nothing to alleviate headaches during site migrations. Doing without file
extensions altogether is an even better idea, not only for security but also for
ease-of-migration and content negotiation. Apache people will want to take a
look at mod_negotiation.
Watch out, though, for the Content-Location header in the server's response,
which can give away the file extension that is not shown in the URL. You might
have to suppress this header separately using mod_headers. In a similar vein,
Port80 is working on a solution to allow file extension hiding in IIS.
The ASP session ID cookie, used by the Session object to maintain client
state, is another dead giveaway:
You can disable ASP Session State
so that this cookie is not placed, but you lose the convenience of using the
Session object to maintain client state. You could also create an ISAPI filter
to change the names of any session ID cookie. On the other hand, ASP sessions
are resource intensive, and turning them off improves the performance and
scalability of your ASP application, while also helping to anonymize your
Send These to the Recycle Bin
WebDAV: Another way of identifying Microsoft servers is their implementation
(from Windows 2000 and IIS 5.0 on) of WebDAV - the HTTP Extensions for
Distributed Authoring and Versioning. WebDAV itself is not unique to Microsoft
or IIS; it is a proposed standard (RFC 2518)
with an IETF Working Group.
Microsoft's WebDAV support, however, adds a lot of information to the headers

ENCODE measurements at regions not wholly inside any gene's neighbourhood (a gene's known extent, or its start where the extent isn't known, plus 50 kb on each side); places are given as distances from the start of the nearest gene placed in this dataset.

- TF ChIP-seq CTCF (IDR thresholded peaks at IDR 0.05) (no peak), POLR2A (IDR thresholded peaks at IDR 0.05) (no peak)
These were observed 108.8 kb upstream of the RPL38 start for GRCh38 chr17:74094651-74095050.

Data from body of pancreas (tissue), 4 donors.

sent back by the server, especially when an HTTP OPTIONS request is made. If you
are not using WebDAV (to support Outlook Web Access or Web Folders, etc.), you
can disable it entirely by editing the registry
or by using IISLockDown and URLScan.
Public Header: Certain Web servers betray their identity by displaying the
Public header in HTTP responses. Few popular Web Servers send this header in
response to OPTIONS requests (while almost all respond with the similar Allow
header). The presence of Public is a good indication you are connected to either
an IIS box or Netscape Enterprise 3.6. The Public header can be removed with a
custom ISAPI filter (IIS) or NSAPI plug-in (Netscape).
Integrated Windows Authentication: IIS users should not rely on
"Integrated Windows Authentication"- especially not as a way of hiding
anything on the server. This method betrays the very secret it would keep, since
a script or visual hacker can identify the Windows box by means of the
WWW-Authenticate headers sent by the server. When a file or directory is
protected by NT Challenge-Response authentication, one of the authentication
headers contains the string "NTLM" (NT LAN Manager)- a
Microsoft-specific form of HTTP authentication.
Get Your Headers Straight
The number and sequence of your HTTP headers and the presence or absence of
certain platform-specific headers provide handy ways for more sophisticated
hackers to fingerprint your Web server. A relatively unexplored area of server
profiling, this will become a more common exploit as administrators start to
implement countermeasures against obvious HTTP vulnerabilities like the Server